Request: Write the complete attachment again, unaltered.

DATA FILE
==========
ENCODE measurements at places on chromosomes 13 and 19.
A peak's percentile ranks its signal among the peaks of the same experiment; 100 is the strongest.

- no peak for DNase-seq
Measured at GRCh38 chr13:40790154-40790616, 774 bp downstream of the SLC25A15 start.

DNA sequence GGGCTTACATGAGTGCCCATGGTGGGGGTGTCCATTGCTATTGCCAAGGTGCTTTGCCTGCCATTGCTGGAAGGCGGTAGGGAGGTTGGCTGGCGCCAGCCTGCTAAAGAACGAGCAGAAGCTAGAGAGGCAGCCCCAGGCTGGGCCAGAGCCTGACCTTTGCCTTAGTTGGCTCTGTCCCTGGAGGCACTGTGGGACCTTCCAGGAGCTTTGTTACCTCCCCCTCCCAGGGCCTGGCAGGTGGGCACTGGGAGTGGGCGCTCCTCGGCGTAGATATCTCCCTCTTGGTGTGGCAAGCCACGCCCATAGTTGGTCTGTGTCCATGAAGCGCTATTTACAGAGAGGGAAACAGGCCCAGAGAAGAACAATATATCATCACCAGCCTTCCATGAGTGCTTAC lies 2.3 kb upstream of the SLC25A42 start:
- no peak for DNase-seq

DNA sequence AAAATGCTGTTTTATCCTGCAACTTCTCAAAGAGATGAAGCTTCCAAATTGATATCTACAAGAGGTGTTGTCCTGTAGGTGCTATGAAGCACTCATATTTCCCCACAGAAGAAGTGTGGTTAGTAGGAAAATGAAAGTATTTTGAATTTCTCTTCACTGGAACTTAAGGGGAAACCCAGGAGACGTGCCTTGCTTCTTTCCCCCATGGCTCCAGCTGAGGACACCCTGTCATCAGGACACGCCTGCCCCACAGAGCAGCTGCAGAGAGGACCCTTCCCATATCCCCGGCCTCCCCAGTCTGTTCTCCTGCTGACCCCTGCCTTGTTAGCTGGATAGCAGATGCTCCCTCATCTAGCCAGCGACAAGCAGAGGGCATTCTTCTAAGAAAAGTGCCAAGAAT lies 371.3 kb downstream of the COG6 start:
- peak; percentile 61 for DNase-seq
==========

ENCODE measurements at places on chromosomes 13 and 19.
A peak's percentile ranks its signal among the peaks of the same experiment; 100 is the strongest.

- no peak for DNase-seq
Measured at GRCh38 chr13:40790154-40790616, 774 bp downstream of the SLC25A15 start.

DNA sequence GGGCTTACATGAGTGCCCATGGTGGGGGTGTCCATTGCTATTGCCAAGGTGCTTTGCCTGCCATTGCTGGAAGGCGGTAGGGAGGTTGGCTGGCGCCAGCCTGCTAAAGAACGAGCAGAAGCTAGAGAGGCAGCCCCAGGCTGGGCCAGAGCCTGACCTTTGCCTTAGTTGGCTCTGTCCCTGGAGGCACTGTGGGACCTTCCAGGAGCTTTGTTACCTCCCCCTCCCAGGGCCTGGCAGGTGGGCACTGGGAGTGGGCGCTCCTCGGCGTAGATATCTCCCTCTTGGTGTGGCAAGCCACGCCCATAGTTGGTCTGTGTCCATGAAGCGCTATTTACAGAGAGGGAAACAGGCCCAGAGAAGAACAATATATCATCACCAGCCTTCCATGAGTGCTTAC lies 2.3 kb upstream of the SLC25A42 start:
- no peak for DNase-seq

DNA sequence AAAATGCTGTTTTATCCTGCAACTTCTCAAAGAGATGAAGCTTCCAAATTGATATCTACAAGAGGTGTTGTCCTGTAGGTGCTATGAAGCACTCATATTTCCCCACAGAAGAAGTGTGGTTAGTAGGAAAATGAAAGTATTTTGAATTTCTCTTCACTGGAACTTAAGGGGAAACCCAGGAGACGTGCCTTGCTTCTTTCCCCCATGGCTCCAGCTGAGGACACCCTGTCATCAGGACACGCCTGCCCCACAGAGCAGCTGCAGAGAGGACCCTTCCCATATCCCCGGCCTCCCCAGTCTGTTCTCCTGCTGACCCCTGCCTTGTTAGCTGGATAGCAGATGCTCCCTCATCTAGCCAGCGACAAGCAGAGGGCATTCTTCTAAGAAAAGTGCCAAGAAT lies 371.3 kb downstream of the COG6 start:
- peak; percentile 61 for DNase-seq